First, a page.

Southern-Hemisphere terrestrial communities from the early Paleocene are poorly known, but recent work on Danian plant fossils from the Salamanca Formation in Chubut Province, Argentina are providing critical data on earliest Paleocene floras. The fossils described here come from a site in the Salamanca Formation dating to ca. 1 million years or less after the end-Cretaceous extinction event; they are the first fossil flowers reported from the Danian of South America, and possible the entire Southern Hemisphere. They are compressions and impressions in flat-laminated light gray shale, and they belong to the family Rhamnaceae (buckthorns). Flowers of Notiantha grandensis gen. et sp. nov. are pentamerous, with distinctly keeled calyx lobes projecting from the hypanthium, clawed and cucullate emarginate petals, antepetalous stamens, and a pentagonal floral disk that fills the hypanthium. Their phylogenetic position was evaluated using a molecular scaffold approach combined with morphological data. Results indicate that the flowers are most like those of extant ziziphoid Rhamnaceae. The associated leaves, assigned to Suessenia grandensis gen. et sp. nov. are simple and ovate, with serrate margins and three acrodromous basal veins. They conform to the distinctive leaves of some extant Rhamnaceae in the ziziphoid and ampelozizyphoid clades. These fossils provide the first unequivocal megafossil evidence of Rhamnaceae in the Southern Hemisphere, demonstrating that Rhamnaceae expanded beyond the tropics by the earliest Paleocene. Given previous reports of rhamnaceous pollen in the late Paleogene and Neogene of Antarctica and southern Australia, this new occurrence increases the possibility of high-latitude dispersal of this family between South America and Australia via Antarctica during the Cenozoic.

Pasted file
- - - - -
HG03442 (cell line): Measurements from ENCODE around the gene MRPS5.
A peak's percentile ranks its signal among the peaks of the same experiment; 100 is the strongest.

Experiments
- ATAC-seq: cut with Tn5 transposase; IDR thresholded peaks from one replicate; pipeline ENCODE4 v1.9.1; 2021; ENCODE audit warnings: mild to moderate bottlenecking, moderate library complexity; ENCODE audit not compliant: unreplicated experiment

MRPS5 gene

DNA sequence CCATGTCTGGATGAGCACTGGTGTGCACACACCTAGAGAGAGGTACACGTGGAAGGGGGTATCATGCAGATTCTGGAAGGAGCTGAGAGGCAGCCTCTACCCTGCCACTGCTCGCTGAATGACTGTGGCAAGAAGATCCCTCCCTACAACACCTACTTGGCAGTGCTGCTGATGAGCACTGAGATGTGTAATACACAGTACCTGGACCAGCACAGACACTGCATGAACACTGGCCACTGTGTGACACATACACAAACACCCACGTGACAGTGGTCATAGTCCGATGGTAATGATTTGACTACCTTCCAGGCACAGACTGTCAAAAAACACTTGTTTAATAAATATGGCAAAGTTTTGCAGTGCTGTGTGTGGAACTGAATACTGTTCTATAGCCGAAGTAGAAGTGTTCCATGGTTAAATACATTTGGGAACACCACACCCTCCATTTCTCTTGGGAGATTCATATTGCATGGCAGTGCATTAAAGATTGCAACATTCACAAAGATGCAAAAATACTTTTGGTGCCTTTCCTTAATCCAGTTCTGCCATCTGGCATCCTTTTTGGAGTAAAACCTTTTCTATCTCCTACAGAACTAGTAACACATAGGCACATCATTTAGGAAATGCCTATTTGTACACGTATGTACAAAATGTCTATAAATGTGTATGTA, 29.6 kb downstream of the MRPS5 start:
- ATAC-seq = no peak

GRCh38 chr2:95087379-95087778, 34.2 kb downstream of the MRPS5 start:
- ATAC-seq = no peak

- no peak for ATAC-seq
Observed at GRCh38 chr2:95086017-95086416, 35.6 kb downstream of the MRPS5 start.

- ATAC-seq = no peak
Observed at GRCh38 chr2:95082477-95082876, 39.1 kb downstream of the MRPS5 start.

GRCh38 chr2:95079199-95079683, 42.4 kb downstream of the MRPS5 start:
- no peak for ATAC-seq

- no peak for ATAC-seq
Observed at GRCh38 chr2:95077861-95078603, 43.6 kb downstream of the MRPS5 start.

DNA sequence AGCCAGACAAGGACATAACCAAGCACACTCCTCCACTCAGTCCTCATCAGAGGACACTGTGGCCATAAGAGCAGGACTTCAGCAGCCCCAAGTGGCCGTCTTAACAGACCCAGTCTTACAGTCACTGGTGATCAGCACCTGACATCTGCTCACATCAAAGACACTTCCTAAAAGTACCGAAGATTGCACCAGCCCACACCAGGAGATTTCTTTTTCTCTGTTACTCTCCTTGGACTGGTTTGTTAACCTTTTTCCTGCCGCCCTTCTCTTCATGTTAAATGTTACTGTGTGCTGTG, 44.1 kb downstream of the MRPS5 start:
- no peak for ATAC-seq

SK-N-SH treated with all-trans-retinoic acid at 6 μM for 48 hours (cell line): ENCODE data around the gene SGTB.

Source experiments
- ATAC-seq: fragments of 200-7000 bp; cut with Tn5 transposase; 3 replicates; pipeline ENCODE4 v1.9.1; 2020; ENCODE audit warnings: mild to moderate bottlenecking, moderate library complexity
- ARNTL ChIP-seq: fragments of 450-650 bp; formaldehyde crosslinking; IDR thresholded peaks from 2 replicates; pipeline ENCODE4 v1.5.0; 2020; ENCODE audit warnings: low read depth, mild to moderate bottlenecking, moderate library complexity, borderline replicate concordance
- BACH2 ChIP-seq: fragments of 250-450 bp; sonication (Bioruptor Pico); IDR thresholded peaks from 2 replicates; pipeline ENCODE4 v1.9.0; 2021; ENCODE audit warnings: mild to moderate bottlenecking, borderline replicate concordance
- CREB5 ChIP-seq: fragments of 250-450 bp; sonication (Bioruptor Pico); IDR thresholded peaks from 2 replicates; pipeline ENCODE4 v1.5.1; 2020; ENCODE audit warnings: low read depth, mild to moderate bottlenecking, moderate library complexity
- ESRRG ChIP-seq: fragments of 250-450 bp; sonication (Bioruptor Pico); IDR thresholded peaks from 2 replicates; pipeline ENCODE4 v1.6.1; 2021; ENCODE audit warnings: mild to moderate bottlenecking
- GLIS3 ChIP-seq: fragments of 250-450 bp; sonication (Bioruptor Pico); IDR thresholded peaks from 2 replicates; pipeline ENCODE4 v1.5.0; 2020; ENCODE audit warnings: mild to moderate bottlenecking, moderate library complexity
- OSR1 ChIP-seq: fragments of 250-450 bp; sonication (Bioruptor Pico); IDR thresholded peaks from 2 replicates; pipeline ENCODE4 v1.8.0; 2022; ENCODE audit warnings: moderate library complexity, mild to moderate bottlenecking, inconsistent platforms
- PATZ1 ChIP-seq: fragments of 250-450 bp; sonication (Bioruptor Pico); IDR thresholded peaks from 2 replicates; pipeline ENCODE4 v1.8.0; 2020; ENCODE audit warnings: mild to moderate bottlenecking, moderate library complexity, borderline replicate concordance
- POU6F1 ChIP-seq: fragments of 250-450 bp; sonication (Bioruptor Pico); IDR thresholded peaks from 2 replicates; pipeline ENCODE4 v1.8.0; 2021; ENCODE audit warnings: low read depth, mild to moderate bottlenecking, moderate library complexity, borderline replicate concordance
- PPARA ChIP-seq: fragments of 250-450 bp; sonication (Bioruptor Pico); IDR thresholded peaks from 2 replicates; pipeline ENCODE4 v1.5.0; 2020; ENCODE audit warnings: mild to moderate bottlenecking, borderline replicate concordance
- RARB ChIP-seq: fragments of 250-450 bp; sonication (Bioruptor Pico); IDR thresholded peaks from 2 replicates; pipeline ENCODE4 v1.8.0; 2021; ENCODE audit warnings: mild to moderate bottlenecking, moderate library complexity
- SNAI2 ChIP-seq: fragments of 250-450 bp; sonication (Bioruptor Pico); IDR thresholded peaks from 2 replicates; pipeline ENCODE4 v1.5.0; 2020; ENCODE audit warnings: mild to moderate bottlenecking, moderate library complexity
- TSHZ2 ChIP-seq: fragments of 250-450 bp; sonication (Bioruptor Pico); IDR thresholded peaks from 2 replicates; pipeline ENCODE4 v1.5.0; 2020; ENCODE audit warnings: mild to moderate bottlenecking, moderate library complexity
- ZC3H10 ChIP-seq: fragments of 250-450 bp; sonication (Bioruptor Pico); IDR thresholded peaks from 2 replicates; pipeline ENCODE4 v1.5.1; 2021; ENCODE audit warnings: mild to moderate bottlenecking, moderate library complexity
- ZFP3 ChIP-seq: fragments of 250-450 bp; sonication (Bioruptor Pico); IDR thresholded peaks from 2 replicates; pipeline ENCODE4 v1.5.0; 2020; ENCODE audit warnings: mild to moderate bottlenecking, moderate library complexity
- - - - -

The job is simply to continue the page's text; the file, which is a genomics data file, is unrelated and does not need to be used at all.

All Science Journal Classification (ASJC) codes
- Biochemistry, Genetics and Molecular Biology(all)
- Agricultural and Biological Sciences(all)